I think it's a fair point that big companies should be taking this seriously, and should have people in place with experience to ensure search traffic longevity. But these companies are more likely to be less dependent on Google/SEO in the first place.
The real losers here will be the smaller companies who have been hit but can't/don't know how to get out of it, and end up simply going under. I think that @KyleRLelli is right, Google really needs more transparency for their sakes, if not ours.
1 year, 3 months ago on The Dark Knight Rises: How Being Bruce Wayne is Not Enough to Save Gotham
@KyleRLelli Thanks for the comment and for adding to the debate, it is good to see various angles from the community.
I am glad you can appreciate the issue I have raised, as I actually feel now that I am not in a position where I 'should know better', but I have been in that position previously, as have my colleagues and predecessors. And the problem is that, whatever situation we are in and whatever we are doing to try and get out, we are probably still in the minority of SMEs who actually understand WHY they are in this situation in the first place.
Given the amount of data that Google have, I don't see how they could possibly come to any conclusion other than that we have indeed reformed. The quantity, quality and type of links we have received recently would be very difficult to achieve unnaturally. I don't think that Google are ignoring our behaviour, moreover, they are ignoring our request to actually examine our behaviour. This is possibly the most disappointing thing for me - as we acted on advice from @simonpenson and @james_perrott of Zazzle, both of whom had spoken to @pierrefar at Brighton SEO. The advice was that we should be as open and honest as possible about our past and our future plans, and document through Google Docs our efforts at link removal (both successes and failures). It is my belief that neither our reconsideration request nor our supporting documentation has been reviewed at any stage by anyone at Google.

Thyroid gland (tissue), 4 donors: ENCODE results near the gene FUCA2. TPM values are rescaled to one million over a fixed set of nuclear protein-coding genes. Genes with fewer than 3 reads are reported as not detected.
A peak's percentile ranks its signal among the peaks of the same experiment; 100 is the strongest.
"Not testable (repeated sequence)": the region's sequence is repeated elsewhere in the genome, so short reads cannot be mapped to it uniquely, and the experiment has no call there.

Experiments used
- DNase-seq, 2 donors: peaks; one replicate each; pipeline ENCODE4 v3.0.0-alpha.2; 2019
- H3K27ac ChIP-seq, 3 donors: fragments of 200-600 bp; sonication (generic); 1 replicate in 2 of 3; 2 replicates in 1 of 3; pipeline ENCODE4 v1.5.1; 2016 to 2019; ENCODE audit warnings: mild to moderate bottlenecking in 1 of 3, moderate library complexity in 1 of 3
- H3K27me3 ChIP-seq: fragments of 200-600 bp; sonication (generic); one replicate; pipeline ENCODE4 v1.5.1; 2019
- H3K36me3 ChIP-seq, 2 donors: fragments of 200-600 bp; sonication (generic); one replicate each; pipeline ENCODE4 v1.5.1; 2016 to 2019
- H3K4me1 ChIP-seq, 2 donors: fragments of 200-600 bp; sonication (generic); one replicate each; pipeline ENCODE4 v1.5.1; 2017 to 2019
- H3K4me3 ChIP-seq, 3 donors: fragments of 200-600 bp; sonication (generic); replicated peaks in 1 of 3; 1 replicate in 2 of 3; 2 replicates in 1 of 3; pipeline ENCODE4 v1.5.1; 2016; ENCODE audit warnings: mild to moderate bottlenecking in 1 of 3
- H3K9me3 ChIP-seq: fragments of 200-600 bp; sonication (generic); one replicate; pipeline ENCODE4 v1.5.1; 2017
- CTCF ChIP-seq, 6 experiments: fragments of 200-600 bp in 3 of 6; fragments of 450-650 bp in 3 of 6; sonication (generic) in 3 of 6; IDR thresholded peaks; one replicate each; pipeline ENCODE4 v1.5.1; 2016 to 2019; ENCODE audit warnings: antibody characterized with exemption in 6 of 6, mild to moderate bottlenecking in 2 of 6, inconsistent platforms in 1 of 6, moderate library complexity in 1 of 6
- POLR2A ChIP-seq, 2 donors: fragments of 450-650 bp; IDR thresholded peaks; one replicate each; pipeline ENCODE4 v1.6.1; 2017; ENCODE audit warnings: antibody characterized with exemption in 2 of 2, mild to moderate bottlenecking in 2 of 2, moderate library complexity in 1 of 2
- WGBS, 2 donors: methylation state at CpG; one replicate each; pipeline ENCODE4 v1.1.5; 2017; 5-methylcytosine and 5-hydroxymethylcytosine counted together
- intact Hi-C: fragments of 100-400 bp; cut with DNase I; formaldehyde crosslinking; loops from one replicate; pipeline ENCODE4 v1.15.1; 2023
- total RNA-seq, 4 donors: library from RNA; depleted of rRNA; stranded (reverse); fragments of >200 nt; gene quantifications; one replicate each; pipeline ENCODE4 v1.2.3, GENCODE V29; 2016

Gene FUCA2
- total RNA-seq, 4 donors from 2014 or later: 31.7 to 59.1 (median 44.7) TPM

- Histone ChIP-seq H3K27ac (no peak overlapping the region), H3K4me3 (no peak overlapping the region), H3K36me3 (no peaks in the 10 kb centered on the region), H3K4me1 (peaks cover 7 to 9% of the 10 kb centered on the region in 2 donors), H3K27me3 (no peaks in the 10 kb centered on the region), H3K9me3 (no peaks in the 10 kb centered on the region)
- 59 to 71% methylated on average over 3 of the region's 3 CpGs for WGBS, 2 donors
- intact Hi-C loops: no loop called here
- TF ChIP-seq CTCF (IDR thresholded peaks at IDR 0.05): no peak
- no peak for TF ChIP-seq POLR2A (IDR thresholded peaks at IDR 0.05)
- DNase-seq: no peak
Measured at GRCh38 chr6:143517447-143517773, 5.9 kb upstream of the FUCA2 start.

@JamesPiper90 @ajkohn Ok, I meant that being in a penalty isn't benefiting us, it isn't benefiting our users, and it isn't benefiting Google (assuming Google wants to see good content).
Unfortunately the large majority of the problem links are pointing to our homepage, so that isn't really an option. I also wonder if 404ing definitely solves the issue, particularly if Google can spot a pattern of manipulation.